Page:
Everyone is scrambling for a piece of land in Embakasi,” said Njiru Location chief Josephat Githenji, sitting amid a pile of paperwork.
For the last few months, Mr Githenji’s office in the Embakasi area on the outskirts of Nairobi has been awash with paperwork.
Unfortunately, most of it is fake; everything from fake titles to building permits. Property investors in Embakasi are losing out to well-organised cartels who resell land to unsuspecting investors, create fake property documents, and sell poorly constructed buildings.
Mr Githenji encounters many complaints of double allocation of land. When he pushes the parties to furnish him with ownership proof, he often gets forged papers.
Kenyans’ hunt for a plot has led to land in the area being sub-divided into minute plots which unscrupulous agents sell to as many as five people at a time. Most buyers are unaware that they are not the true owners of the land, until they attempt to develop it or take a loan on it.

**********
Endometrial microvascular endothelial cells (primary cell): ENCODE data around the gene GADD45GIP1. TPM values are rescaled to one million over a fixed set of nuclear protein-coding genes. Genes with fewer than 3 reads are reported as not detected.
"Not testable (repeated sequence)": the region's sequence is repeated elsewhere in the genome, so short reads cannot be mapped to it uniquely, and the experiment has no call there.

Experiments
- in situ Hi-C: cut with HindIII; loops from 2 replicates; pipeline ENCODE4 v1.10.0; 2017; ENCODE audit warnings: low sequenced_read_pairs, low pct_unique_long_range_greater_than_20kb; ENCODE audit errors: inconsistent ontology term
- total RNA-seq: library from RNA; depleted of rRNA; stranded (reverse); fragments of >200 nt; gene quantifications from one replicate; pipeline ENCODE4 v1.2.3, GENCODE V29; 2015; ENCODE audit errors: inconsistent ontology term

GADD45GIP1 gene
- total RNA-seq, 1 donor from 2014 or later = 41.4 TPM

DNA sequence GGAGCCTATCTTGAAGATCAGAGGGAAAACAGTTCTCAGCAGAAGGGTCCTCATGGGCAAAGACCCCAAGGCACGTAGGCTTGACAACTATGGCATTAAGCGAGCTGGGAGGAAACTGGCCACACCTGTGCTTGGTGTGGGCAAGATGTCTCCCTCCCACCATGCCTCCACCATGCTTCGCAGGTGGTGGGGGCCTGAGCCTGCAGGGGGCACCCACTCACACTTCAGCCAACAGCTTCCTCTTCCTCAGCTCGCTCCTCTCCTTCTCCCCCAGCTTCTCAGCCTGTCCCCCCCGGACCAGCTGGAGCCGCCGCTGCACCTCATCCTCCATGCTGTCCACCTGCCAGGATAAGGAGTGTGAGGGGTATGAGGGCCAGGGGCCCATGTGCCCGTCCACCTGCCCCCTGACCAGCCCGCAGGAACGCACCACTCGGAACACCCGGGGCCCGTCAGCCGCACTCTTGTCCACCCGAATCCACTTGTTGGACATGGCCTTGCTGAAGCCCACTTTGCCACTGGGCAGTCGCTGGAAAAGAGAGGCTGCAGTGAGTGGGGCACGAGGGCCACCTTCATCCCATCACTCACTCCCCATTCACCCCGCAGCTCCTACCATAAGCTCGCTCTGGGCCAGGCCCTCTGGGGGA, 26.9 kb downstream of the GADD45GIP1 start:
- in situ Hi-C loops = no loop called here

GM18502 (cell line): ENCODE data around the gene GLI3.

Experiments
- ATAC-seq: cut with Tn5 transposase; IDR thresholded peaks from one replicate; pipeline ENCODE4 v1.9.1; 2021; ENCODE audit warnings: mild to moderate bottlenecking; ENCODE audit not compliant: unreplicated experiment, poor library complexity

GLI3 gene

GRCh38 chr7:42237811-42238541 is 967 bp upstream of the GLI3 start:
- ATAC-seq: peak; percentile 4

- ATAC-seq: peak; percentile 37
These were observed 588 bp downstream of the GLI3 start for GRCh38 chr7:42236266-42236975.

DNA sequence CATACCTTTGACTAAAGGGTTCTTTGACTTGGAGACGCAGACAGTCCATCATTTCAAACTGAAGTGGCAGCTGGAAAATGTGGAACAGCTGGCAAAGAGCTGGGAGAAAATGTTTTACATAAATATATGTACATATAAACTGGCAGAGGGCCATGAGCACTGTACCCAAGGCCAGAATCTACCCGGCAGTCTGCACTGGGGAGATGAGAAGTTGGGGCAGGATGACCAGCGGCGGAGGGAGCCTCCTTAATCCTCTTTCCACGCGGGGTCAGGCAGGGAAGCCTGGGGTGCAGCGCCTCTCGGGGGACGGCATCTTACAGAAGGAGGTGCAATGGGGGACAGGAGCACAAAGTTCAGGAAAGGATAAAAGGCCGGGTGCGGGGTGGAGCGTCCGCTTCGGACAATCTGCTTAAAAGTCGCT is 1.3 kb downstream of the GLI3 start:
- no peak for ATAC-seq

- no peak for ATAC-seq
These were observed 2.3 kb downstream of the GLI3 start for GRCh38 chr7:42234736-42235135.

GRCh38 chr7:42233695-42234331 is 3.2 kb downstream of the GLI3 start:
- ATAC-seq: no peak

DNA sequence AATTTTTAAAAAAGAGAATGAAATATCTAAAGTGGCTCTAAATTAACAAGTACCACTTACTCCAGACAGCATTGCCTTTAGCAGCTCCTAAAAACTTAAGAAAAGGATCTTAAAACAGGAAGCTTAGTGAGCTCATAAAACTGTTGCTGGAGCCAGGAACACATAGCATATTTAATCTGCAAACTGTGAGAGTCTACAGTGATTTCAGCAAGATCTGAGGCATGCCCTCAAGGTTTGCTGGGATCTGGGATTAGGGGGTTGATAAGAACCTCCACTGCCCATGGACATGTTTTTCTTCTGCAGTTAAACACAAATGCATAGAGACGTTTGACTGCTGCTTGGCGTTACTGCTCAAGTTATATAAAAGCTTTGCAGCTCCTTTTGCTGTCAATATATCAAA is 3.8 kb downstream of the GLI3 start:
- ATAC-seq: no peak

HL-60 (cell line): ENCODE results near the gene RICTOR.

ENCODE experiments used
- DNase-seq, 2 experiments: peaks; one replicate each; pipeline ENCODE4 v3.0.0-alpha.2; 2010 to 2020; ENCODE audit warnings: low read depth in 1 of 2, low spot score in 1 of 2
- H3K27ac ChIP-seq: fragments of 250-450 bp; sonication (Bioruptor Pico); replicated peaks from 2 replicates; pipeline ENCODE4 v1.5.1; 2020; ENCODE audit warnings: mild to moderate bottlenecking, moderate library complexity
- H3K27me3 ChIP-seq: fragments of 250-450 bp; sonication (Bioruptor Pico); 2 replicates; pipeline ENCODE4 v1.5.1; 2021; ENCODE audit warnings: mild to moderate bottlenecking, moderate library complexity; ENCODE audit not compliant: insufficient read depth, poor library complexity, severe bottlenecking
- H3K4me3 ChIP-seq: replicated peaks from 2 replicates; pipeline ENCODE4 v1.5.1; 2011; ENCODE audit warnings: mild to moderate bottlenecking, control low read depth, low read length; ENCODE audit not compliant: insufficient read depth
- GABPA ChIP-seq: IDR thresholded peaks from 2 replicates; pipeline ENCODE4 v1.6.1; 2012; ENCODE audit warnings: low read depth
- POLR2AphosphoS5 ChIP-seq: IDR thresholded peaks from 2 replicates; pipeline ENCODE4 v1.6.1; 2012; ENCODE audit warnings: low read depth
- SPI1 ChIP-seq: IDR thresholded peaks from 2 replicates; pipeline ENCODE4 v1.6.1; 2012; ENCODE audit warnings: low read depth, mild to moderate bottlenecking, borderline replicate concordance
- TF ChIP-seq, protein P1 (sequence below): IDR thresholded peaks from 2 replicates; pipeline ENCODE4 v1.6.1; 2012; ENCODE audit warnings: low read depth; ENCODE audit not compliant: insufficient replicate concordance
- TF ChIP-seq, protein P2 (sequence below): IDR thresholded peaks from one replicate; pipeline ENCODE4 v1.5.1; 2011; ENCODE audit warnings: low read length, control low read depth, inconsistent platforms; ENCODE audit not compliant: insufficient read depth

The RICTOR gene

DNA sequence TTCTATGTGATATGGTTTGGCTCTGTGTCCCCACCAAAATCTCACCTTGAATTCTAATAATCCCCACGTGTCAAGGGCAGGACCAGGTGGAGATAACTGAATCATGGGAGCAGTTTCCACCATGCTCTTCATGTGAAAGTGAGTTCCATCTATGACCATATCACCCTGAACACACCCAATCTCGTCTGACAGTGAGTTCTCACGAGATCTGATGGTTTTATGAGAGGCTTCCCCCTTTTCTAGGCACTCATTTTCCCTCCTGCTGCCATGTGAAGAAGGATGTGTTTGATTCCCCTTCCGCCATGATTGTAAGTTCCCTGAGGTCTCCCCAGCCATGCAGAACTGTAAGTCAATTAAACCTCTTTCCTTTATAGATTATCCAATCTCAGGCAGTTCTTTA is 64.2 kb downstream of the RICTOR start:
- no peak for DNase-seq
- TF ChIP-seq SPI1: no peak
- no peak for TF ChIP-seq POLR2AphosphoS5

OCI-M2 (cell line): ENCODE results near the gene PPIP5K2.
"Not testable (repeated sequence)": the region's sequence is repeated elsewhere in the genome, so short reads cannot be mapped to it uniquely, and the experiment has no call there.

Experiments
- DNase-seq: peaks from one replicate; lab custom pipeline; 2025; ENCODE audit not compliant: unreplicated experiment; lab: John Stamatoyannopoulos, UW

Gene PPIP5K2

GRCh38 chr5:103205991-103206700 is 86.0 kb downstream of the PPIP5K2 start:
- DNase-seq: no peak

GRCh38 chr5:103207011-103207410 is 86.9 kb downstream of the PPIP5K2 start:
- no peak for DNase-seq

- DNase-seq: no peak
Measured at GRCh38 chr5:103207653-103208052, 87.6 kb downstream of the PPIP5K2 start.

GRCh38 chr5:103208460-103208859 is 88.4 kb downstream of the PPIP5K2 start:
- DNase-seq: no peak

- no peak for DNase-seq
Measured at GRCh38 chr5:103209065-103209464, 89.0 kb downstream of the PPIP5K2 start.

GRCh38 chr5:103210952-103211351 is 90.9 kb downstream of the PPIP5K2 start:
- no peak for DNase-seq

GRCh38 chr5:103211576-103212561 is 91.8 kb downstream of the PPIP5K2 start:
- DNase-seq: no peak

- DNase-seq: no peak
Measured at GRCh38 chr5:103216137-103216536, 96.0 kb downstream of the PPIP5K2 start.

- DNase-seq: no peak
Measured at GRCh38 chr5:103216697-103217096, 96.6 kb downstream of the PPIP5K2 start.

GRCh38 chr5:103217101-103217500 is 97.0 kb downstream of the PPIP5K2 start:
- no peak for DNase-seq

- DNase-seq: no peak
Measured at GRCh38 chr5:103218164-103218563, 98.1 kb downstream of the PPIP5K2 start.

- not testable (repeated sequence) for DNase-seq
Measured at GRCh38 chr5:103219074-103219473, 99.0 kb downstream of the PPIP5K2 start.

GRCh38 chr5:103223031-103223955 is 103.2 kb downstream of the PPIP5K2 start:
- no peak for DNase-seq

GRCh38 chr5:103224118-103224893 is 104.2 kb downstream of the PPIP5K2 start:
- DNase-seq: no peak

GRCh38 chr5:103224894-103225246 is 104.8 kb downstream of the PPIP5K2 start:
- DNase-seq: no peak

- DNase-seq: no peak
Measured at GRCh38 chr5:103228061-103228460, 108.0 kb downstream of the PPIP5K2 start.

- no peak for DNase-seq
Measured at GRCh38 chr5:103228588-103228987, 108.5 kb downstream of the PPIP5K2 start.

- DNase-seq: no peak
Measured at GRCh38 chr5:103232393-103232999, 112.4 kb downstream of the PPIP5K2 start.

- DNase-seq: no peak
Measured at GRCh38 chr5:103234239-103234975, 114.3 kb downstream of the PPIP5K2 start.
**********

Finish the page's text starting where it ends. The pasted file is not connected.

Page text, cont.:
For those who manage to secure a plot, shifty contractors are the order of the day. Mr Githenji said that not a single house in the entire Njiru in Embakasi area is built to legal specifications. Most of the victims are civil servants who were retrenched in the 1990s and invested their golden handshake money in the area. Other victims are shareholders who invested through ranching companies. Area MP Ferdinand Waititu said sprouting estates gave a false impression of an area that is the panacea to Nairobi’s middle class housing shortage problem.
“You see a lot of what I would call ‘chaotic ownership’ . In some instances, you can find up to 10 claims to one parcel of land,” said the MP.